As of early 2010, 500 residences had been acoustically treated with some 2,000 residence remaining eligible for acoustic treatment.  Based on the current funding trend the RATP program receives enough money in its annual grant to treat between 200 to 250 homes. Based on the funding level remaining constant it will take between 6 to seven years to acoustical treat all currently eligible residences within the 65 dB day/night contour and/or the neighborhood equity areas approved by the FAA in May of this year.   


G. Newer Quieter Aircraft
Over the years, aircraft have become quieter as national and international regulations have mandated the development of new technologies.  SAT has always capitalized on the introduction of quieter aircraft types through local regulations and other methods to attract newer planes to the South Texas Area.  Those efforts have come to fruition now that all large aircraft in the U.S. meet the quietest existing noise standard known as Stage 3.  Previous Stage 1 and 2 commercial aircraft over 75,000 pounds takeoff weight have been phased out of operation here. Efforts continue to develop quieter technology.

H. Pilot Awareness Program
This program enhances pilot awareness of noise-sensitive areas and noise abatement procedures by providing information for Jeppesen charts, airline pilot manuals, and fixed based operator information.

The objective of this measure is to maximize the benefits of the noise abatement measures.  Most pilots operating at SAT in multi-engine or jet aircraft and many of those operating in single engine aircraft subscribe to a service which provides regular updates to a reference manual on instrument procedures in use at airports.  The Jeppesen-Sanderson, Inc produces this type of publication.  These types of inserts have been a very successful means of educating pilots on the details of noise abatement procedures at other locations.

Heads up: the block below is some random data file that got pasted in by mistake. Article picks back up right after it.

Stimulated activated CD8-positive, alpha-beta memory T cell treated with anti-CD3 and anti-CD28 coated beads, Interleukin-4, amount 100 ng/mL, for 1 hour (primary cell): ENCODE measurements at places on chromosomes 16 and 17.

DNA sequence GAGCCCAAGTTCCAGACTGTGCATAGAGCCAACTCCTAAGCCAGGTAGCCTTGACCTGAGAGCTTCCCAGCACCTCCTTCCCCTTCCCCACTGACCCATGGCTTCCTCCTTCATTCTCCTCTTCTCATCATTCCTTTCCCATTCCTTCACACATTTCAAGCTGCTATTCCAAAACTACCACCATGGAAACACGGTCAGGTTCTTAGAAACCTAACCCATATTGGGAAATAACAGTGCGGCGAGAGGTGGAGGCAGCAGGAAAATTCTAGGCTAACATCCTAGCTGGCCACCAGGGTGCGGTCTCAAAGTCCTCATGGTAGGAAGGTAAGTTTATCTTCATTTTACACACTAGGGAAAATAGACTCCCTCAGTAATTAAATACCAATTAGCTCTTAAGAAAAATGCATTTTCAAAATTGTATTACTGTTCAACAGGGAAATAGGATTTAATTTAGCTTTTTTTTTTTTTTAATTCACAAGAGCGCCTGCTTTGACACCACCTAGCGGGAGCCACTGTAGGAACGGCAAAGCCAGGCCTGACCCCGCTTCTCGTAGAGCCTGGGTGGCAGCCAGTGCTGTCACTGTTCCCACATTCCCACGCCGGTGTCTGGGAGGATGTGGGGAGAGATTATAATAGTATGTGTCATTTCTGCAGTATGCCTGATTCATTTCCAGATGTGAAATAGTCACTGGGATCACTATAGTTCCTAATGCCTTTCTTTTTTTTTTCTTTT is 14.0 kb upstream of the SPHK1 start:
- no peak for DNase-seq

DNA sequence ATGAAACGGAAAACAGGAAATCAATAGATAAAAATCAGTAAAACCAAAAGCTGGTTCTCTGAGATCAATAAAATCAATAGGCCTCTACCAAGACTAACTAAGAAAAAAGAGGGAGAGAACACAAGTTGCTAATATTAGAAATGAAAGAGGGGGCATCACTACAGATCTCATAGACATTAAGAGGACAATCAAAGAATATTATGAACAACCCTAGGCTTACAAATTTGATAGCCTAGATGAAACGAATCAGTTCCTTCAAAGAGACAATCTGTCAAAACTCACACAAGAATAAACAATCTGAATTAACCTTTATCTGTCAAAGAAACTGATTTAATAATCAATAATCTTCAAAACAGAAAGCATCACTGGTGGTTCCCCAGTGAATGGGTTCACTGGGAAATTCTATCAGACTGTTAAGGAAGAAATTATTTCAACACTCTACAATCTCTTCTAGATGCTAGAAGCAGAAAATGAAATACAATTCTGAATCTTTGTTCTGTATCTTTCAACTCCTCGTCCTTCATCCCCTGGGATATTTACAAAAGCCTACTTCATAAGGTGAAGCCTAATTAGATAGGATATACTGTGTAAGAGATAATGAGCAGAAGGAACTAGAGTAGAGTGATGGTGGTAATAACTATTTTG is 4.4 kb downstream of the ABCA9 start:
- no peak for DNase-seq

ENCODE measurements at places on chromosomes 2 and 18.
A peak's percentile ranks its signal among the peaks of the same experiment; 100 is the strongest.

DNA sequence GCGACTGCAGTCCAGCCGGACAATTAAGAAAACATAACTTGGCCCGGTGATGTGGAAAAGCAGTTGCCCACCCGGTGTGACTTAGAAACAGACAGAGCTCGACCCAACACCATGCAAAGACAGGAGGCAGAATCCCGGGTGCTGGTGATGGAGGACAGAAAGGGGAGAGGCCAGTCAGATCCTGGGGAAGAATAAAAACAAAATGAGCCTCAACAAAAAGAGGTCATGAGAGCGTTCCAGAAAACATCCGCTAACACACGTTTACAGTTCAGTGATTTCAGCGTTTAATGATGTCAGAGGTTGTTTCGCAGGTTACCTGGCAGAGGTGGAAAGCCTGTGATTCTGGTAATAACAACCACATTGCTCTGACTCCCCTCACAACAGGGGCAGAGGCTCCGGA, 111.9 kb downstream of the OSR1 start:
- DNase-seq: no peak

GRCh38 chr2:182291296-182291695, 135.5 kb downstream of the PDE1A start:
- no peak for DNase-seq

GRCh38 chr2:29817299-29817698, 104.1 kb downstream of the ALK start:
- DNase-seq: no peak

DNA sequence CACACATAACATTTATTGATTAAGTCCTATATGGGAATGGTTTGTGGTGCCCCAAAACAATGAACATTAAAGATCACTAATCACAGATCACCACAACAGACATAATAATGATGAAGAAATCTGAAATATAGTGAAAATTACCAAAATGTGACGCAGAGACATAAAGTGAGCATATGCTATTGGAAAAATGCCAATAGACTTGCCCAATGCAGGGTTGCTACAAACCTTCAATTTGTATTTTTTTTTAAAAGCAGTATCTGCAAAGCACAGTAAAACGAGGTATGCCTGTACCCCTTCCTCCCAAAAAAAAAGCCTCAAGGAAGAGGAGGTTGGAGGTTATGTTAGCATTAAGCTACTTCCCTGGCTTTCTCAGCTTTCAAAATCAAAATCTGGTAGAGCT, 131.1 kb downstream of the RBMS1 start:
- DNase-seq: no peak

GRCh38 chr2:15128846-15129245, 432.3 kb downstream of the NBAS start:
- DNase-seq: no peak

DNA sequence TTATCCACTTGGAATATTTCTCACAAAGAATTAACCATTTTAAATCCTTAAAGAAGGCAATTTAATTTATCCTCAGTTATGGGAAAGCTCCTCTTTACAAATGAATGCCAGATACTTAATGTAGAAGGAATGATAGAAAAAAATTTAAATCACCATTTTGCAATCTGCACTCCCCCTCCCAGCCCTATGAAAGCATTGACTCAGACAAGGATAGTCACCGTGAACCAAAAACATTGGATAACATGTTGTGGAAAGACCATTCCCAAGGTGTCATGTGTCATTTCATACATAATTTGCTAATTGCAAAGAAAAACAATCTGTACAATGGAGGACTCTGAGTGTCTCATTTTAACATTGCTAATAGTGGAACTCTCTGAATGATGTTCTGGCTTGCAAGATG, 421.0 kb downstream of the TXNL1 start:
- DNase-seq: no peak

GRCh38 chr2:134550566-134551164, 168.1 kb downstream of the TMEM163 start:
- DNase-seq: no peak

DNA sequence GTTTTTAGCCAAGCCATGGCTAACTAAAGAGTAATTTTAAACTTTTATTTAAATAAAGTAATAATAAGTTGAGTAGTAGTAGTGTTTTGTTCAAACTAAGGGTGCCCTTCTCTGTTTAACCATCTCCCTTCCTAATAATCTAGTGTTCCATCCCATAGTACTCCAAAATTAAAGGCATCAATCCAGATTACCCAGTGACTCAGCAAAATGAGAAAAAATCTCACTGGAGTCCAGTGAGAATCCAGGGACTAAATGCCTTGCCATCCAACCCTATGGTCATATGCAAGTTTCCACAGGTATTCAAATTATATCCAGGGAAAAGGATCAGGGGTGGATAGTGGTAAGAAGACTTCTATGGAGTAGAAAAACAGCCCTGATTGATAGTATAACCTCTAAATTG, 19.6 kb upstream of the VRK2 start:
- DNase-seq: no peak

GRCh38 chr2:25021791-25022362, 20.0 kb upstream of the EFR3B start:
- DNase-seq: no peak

All proposed language must be submitted and approved by the FAA for review prior to any publication.  The location of, and language contained in, any airport signage must be also be pre-approved by the FAA.

I. Airport Awareness Zone
The City of San Antonio Development Services and Zoning Department has established an Airport Awareness Zone surrounding both San Antonio International and Stinson Municipal Airports.  This boundary requires all development and zoning changes to be reviewed by the Aviation Department to help maintain compatible land uses.

All formal applications for zoning changes have specific language stating that cases within these Airport Awareness Zones are to be reviewed by the Aviation Department and may require additional days for proper review.